The amount of taxes you can expect to pay on 1 million dollars depends on where the money comes from, among other considerations. While you can rest assured that the IRS will want its cut, determining the taxes is not so straightforward. If you’re lucky enough to find yourself in the dilemma of figuring out if you won a million dollars how much would you get after taxes, it could be helpful to consult with a tax advisor who can help you navigate the choppy waters of being taxed at the highest federal levels.
Taxes on one million dollars of earned income will fall within the highest income bracket mandated by the federal government. For the 2020 tax year, this is a 37% tax rate.
Finding Taxes on One Million Dollars
How much you are taxed on income depends on various factors. Your age, filing status and your amount of gross income earned are all taken into consideration when determining your tax bracket. For the 2020 tax year, there are seven tax brackets ranging from 10 percent to 37 percent. With an earned income of 1 million dollars (which Powerball winners often find themselves with) you will find yourself squarely in the 37 percent bracket for the majority of your income. The same percentages would apply to taxes on 1 million dollars lottery winnings. However, it is a common misconception that taxpayers in the highest brackets must pay that percentage on the entirety of their income.
The reality is, most taxpayers – except those in the lowest tax bracket – are actually paying taxes in two or more brackets. Because the rate is progressive, you are taxed incrementally at each level or bracket your income reaches and then exceeds. For 2020, once you reach the highest tax bracket of 37 percent, only your income that exceeds the minimum for taxation at that level will be taxed at 37 percent.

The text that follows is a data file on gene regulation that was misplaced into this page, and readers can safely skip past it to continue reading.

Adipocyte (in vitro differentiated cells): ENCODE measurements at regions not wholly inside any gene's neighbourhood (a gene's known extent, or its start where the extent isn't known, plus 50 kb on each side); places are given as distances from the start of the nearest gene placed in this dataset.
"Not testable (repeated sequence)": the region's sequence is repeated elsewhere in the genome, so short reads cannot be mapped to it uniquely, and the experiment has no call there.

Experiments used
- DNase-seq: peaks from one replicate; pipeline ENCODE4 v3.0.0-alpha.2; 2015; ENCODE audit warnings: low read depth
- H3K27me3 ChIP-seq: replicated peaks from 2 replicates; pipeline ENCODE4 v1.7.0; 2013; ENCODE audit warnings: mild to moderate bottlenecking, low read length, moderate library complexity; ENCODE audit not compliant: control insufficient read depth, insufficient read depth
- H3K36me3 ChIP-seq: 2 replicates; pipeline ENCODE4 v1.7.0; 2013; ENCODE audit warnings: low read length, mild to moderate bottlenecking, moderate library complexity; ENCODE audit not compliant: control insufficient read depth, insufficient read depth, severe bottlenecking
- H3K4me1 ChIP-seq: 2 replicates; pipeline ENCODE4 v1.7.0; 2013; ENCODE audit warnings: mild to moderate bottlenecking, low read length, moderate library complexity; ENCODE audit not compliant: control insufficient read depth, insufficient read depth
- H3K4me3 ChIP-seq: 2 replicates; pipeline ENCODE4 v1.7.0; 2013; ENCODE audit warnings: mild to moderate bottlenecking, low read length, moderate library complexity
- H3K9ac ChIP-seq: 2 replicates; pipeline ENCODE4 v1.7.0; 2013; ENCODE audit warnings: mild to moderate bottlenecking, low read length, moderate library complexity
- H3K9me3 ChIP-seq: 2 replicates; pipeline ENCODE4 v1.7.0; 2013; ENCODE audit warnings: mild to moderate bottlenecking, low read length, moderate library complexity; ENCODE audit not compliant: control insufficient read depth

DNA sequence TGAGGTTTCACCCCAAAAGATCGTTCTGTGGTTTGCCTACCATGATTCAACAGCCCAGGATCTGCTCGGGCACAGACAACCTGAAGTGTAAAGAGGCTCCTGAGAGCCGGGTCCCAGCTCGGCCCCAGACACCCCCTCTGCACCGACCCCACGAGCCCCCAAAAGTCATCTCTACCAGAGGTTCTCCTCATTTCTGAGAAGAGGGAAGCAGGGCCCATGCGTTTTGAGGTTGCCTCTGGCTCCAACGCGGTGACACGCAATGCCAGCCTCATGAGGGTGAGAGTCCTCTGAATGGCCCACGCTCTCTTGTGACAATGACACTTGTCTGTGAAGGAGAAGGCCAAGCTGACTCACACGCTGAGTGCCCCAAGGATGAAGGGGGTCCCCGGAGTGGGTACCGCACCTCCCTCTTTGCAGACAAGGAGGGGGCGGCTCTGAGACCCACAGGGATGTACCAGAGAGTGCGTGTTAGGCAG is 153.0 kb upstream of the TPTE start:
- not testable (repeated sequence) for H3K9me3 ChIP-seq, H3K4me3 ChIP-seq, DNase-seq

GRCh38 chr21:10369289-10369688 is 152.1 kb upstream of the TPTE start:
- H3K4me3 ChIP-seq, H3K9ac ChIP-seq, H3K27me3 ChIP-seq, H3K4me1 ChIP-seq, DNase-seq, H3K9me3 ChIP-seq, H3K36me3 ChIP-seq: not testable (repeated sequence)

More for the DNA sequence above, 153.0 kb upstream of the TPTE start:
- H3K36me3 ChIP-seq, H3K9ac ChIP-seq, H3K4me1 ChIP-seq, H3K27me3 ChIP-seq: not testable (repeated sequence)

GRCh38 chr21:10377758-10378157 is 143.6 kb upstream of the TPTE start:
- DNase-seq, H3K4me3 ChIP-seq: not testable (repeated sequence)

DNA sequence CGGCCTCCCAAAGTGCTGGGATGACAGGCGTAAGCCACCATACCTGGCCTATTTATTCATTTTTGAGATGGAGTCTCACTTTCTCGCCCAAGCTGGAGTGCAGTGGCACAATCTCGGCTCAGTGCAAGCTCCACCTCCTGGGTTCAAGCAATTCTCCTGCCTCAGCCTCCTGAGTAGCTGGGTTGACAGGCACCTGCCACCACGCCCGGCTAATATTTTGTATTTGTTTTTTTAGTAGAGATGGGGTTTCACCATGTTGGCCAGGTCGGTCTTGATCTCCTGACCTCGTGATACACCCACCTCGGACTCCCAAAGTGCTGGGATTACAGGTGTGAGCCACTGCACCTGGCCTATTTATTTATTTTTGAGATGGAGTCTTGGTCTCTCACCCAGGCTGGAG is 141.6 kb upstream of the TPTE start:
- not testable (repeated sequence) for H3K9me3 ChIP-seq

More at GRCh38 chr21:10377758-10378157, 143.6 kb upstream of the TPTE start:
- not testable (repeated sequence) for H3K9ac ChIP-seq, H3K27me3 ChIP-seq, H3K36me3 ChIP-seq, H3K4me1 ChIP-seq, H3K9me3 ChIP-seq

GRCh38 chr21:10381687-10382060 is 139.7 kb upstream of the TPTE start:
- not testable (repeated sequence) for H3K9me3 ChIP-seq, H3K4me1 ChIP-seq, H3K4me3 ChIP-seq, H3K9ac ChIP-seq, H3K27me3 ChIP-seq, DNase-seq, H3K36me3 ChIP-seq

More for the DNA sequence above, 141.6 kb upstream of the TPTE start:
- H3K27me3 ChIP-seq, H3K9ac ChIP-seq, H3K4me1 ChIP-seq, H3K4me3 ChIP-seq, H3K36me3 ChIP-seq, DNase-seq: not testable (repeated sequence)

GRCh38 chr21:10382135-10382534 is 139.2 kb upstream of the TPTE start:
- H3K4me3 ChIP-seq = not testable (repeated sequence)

For instance, if you are single and looking to file taxes on 1 million dollars of earned income in 2020, your income up to $9,875 is taxed at 10 percent, and income between $9,876 and $40,125 is taxed at 12 percent. This continues incrementally up to the highest federal income tax rate of 37 percent. In the case of a single filer, only income exceeding $518,401 is subject to taxation at 37 percent.
Looking At Income Thresholds
Here are the 2018 earned income thresholds for the 37 percent tax bracket:
37 Percent Tax Rate
- Single: $518,401 or more
- Head of Household: $518,401 or more
- Qualifying Widow/er or Married Filing Jointly: $622,051 or more
- Married Filing Separately: $311,026 or more
Obtaining Information About Unearned Income Taxation
Unearned income is any money you receive without having to provide services in order to receive payment. Some of the more common sources of unearned income include stock interest, dividends, rental payments and capital gains, however, there are others. Although the IRS has clear rules on what is and is not considered unearned income, different types of unearned income are taxed differently. It is also worth noting that you will not owe Federal Insurance Contributions Act, or FICA, taxes on your unearned income, and certain unearned income is taxed at a lower rate than your marginal tax bracket rate.
Filing Requirements on Capital Gains
Unearned income from certain long-term capital gains is taxed at either 0 percent, 15 percent or 20 percent, depending upon the source of the income and your ordinary tax bracket. However, there are some forms of unearned income that are taxed at your marginal tax rate, such as short-term capital gains, interest from savings accounts and CDs, pension payments and IRA withdrawals.
Because what the IRS considers unearned income consists of some things you may not think would be considered unearned income, it is best to consult with a qualified tax professional and familiarize yourself with the IRS’ website for more guidance.
Read More: How to Calculate Capital Gains Taxes
- Investopedia: Unearned Income
- The Balance: Earned Income Is Taxed Differently Than Unearned Income
- IRS: Topic No. 409 Capital Gains and Losses
- DoughRoller: 2019 Federal Income Tax Brackets and Standard Deduction
- Internal Revenue Service. "Unearned Income." Accessed Nov. 22, 2019.
- Social Security Administration. "What is 'unearned income'?" Accessed Nov. 22, 2019.
- Internal Revenue Service. "Publication 590-A (2018), Contributions to Individual Retirement Arrangements (IRAs)." Accessed Nov. 22, 2019.
- Internal Revenue Service. "What is Earned Income?" Accessed Nov. 22, 2019.
- 26 U.S.C. 21 - Federal Insurance Contributions Act. "Section 2102: Deduction of tax from wages." Accessed Nov. 22, 2019.
- Internal Revenue Service. "Publication 550 (2018), Investment Income and Expenses." Accessed Nov. 22, 2019.
Tara Thomas is a Los Angeles-based writer and avid world traveler. Her articles appear in various online publications, including Sapling, PocketSense, Zacks, Livestrong, Modern Mom and SF Gate. Thomas has a Bachelor of Science in marine biology from California State University, Long Beach and spent 10 years as a mortgage consultant.